Establishing the right temperature range of our garments is no easy task. Many factors are capable of affecting insulation requirements. Aside from the actual temperature itself, two key factors include wind intensity and activity level. High wind speeds can always intensify the effects of low temperatures - the so called wind-chill factor - and everyone knows, activity has a dramatic effect on our metabolic rate, capable of raising it by 500% and more.
Higher metabolic rate means higher internal heat production. This is why we prefer not to give you a precise temperature range for our jackets, but only a general idea of how warm each type of Parajumpers coat can keep you, considering the following features that effect the jacket's performance in cold weather:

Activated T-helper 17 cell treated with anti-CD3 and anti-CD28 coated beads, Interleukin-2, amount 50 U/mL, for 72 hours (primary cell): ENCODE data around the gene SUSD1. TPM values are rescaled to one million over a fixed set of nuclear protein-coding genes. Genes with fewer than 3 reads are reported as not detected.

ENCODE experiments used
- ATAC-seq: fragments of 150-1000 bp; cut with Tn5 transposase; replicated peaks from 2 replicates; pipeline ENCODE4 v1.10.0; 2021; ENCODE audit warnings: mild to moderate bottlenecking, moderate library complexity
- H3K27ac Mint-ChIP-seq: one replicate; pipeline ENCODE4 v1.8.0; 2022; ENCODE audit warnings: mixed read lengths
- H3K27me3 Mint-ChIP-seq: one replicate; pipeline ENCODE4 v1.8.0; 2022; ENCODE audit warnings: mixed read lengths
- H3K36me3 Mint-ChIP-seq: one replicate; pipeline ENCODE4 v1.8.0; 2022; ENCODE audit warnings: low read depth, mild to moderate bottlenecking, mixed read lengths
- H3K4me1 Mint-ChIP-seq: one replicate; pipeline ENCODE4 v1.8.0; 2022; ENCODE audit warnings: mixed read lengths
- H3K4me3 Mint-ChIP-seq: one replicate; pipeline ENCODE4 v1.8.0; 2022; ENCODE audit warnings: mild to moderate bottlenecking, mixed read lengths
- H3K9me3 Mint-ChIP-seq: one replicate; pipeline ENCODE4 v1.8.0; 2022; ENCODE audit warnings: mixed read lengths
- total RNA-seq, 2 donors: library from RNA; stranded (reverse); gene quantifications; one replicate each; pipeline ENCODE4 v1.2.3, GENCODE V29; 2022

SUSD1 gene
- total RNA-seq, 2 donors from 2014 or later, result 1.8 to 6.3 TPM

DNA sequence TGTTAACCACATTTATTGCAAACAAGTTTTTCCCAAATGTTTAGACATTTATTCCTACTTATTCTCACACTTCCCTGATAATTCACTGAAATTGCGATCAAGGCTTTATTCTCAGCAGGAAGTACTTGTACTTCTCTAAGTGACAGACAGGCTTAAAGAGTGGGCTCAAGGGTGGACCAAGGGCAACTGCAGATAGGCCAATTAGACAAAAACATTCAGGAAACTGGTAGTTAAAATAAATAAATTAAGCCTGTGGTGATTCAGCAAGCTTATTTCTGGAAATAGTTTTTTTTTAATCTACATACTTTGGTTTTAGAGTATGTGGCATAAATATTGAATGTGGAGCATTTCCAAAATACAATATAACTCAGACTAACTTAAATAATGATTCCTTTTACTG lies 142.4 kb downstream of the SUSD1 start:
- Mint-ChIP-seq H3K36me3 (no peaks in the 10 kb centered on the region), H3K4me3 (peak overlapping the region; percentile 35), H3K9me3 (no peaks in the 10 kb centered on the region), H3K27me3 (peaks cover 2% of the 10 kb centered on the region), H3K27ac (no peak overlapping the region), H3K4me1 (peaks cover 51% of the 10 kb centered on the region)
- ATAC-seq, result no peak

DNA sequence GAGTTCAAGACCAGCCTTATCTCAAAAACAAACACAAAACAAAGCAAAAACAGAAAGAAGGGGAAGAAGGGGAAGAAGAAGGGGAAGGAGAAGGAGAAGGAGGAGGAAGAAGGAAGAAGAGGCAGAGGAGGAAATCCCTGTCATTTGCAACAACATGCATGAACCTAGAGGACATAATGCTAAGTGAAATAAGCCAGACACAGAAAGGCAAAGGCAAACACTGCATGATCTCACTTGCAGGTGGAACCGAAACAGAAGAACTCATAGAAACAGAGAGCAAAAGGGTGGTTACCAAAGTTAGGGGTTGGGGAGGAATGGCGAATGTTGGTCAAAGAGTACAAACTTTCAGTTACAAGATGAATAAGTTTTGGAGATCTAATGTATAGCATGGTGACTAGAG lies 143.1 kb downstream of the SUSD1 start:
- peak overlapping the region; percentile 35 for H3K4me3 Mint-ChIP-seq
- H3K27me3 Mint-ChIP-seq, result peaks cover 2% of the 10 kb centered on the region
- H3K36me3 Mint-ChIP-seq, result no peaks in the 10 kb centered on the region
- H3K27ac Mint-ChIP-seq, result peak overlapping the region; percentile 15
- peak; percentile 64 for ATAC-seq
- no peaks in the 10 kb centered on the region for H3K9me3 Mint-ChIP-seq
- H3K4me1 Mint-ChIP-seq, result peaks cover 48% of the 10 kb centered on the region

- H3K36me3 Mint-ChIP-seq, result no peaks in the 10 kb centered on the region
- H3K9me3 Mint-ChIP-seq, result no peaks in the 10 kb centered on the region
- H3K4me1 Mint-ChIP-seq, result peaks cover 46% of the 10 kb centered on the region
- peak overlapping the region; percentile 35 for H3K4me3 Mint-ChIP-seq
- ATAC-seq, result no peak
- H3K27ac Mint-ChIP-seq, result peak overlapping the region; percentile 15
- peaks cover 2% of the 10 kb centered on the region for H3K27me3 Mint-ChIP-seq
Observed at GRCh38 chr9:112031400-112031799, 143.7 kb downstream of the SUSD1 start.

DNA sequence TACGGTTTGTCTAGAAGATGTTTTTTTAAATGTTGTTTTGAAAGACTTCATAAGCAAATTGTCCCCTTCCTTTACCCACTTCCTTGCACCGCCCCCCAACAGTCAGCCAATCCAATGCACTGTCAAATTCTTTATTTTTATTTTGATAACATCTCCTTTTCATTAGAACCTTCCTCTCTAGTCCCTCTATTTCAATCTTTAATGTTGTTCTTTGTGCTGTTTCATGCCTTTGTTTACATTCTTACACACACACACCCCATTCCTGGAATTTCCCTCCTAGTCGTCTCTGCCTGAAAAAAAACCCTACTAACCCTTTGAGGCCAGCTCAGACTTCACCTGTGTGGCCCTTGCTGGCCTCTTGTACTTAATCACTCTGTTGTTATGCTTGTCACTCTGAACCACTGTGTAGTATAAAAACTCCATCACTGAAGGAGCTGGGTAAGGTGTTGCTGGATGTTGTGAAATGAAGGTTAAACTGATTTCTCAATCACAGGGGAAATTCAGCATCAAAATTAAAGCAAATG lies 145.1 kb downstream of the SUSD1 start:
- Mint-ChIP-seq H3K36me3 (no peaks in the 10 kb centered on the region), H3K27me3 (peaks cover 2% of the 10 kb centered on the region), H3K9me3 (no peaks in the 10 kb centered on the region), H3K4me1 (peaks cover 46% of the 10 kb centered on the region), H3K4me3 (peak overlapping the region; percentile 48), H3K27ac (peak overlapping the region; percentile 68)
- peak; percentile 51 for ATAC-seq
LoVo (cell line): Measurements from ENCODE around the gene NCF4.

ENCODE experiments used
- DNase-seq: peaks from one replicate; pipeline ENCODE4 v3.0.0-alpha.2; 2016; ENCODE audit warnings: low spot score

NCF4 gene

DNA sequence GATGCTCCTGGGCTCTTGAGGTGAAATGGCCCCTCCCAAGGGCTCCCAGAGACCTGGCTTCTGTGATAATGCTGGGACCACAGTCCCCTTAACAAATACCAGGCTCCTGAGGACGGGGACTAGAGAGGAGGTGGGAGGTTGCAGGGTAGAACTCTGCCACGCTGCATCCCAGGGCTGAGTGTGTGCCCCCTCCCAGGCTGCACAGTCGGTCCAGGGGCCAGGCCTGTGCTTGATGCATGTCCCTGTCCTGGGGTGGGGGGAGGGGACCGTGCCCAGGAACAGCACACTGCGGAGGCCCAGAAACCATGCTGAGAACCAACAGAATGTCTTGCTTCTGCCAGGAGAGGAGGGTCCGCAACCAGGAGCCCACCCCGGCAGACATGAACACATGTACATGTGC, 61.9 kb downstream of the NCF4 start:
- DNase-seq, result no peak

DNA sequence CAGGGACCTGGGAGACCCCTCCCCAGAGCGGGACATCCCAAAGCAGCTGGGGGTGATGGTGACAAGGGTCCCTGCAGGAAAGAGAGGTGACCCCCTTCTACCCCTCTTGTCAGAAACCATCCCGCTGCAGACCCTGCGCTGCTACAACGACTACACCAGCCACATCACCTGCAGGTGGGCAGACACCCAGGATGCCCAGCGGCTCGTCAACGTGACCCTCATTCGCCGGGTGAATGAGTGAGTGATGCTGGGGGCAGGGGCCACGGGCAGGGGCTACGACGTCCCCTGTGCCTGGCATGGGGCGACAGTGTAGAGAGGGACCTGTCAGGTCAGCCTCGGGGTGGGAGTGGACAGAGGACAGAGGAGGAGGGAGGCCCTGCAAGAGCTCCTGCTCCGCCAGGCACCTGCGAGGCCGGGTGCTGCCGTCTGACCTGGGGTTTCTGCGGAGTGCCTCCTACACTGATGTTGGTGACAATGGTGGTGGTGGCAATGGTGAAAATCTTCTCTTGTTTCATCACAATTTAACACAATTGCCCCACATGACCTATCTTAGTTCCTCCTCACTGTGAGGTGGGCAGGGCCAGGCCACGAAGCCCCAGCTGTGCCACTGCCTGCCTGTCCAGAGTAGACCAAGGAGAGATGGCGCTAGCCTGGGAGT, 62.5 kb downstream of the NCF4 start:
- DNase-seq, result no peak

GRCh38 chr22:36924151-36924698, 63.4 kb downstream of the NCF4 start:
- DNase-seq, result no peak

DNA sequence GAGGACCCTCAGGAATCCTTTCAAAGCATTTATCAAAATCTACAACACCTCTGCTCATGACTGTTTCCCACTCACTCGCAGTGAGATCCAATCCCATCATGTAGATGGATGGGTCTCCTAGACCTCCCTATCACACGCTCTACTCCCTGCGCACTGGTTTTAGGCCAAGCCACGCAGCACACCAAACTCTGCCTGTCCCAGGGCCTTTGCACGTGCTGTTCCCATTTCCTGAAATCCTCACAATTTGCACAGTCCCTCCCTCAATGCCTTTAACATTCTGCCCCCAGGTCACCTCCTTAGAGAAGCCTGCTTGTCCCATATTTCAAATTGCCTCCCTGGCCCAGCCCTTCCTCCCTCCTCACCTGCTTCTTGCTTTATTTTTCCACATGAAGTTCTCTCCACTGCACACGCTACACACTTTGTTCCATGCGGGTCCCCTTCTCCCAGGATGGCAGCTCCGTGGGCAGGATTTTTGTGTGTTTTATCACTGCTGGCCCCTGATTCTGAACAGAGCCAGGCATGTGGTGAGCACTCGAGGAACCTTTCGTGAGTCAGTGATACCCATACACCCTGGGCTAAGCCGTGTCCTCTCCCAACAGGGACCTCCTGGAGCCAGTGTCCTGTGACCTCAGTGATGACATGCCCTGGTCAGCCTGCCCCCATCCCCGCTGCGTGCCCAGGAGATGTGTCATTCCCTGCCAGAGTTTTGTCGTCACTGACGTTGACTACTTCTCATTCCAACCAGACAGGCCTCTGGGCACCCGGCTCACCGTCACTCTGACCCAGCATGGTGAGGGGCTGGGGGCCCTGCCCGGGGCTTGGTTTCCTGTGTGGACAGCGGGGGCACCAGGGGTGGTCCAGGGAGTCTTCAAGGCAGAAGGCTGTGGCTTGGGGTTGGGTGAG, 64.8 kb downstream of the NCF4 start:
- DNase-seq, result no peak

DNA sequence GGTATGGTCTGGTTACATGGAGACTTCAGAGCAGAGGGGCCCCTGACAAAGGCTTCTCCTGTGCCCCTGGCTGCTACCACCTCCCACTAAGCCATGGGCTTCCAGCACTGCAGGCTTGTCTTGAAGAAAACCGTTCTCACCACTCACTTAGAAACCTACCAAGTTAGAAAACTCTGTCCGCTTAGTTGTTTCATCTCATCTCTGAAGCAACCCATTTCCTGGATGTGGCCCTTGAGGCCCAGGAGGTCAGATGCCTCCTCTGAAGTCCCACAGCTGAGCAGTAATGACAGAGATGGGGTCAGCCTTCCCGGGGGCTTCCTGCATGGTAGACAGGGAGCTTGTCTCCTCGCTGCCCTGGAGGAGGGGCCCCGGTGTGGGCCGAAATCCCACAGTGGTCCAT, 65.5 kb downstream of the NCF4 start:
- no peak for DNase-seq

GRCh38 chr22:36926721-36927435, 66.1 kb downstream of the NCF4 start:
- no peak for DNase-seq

- Amount of down fill (if the fill power is the same, more down means more warmth)
- Fill power (with the same amount of down, the higher the fill power, the warmer the coat will be)
- Weight of the shell fabric (heavier fabric is usually more tightly woven and, therefore, protects you from the wind)
- Coatings (A coated fabric has even better windproofness).
Of course, within the same family of jackets, a short style without hood will keep you less warm than a longer model with a hood and fur trim. We hope this guide will help you choose the right Parajumpers jacket for your type of climate.
Reduced down fill for mild climates - Extremely lightweight - Pack easily
Very warm coats for below zero temperatures - warm, puffy
Super-warm coats for below zero temperatures - Features such as coated shell fabrics, fur - Trimmed hoods and detachable down-filled linings
Extremely warm coats for intensely cold weather - Extra fill and coated shell fabrics.